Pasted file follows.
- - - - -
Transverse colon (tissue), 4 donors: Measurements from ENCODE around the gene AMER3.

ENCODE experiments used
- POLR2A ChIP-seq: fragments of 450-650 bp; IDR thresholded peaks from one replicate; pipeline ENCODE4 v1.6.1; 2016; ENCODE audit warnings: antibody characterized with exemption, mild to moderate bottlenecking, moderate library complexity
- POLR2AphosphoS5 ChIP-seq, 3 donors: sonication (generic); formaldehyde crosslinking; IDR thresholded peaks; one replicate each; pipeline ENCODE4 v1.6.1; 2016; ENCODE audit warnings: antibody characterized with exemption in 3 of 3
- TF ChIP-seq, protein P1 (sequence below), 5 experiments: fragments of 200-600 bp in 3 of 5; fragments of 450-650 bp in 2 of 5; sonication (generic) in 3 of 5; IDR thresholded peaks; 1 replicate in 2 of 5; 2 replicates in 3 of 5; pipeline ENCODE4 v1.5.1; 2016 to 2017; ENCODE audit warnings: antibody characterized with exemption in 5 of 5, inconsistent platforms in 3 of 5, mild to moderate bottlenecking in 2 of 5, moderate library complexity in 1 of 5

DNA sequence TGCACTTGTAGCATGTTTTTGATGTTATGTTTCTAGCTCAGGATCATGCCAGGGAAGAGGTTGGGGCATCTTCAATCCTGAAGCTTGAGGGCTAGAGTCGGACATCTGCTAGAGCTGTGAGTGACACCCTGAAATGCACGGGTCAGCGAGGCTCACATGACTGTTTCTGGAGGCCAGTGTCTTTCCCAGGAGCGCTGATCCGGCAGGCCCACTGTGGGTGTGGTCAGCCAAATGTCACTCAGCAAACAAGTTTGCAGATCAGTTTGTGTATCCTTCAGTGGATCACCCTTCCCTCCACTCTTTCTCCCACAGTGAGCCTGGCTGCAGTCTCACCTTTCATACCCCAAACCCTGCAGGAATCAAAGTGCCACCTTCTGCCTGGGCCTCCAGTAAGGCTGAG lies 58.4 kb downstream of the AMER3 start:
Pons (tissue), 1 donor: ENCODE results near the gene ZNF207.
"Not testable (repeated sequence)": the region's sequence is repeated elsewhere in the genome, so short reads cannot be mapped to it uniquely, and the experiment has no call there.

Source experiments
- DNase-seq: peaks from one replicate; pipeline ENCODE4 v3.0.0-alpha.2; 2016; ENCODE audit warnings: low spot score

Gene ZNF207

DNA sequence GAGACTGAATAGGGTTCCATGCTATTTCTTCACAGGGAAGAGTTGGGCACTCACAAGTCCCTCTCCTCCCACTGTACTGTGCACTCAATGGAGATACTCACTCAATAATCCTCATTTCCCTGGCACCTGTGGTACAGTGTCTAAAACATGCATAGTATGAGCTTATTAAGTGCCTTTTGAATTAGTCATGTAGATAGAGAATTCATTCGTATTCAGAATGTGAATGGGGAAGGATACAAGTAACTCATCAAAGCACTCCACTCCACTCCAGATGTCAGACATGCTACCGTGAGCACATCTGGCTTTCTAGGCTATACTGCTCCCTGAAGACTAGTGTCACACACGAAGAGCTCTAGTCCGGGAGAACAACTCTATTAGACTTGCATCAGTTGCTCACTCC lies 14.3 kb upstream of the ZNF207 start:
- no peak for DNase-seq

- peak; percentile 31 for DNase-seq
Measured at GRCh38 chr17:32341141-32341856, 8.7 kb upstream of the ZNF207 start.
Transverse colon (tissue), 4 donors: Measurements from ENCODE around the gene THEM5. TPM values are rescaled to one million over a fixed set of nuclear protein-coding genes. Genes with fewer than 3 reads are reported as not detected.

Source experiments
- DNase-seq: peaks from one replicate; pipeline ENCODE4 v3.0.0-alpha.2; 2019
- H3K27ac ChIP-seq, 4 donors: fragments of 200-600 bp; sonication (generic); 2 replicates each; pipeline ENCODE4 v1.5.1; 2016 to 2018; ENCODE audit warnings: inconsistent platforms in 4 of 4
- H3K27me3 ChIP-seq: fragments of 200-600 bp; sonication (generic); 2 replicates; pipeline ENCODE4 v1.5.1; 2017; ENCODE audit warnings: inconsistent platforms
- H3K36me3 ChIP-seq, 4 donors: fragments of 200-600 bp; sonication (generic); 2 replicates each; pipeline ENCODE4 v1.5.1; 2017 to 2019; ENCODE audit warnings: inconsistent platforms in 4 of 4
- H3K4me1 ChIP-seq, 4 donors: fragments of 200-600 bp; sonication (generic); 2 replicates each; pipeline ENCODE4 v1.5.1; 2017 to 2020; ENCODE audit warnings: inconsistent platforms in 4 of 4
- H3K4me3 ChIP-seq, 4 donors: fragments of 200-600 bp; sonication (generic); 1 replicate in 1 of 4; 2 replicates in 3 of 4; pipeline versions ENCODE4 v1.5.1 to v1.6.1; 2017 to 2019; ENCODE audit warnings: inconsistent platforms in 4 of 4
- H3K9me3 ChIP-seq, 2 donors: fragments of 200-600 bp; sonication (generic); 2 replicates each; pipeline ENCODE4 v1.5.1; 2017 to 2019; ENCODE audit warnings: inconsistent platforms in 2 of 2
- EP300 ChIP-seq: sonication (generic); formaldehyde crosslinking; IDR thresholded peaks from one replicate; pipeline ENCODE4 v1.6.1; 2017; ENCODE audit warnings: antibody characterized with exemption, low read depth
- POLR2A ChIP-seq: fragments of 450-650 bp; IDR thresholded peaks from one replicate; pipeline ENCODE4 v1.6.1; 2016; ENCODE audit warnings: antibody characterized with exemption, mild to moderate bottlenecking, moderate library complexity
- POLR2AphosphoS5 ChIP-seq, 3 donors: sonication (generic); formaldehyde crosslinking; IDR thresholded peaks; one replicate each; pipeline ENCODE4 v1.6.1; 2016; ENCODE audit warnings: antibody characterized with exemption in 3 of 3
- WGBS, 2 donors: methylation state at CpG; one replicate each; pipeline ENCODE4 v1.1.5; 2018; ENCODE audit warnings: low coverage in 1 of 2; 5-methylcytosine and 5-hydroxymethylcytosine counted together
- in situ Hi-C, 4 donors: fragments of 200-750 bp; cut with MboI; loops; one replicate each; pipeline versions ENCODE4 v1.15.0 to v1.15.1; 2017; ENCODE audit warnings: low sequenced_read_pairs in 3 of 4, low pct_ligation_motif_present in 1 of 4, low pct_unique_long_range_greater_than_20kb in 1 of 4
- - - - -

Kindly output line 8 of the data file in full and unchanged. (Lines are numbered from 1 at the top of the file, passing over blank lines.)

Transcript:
"Not testable (repeated sequence)": the region's sequence is repeated elsewhere in the genome, so short reads cannot be mapped to it uniquely, and the experiment has no call there.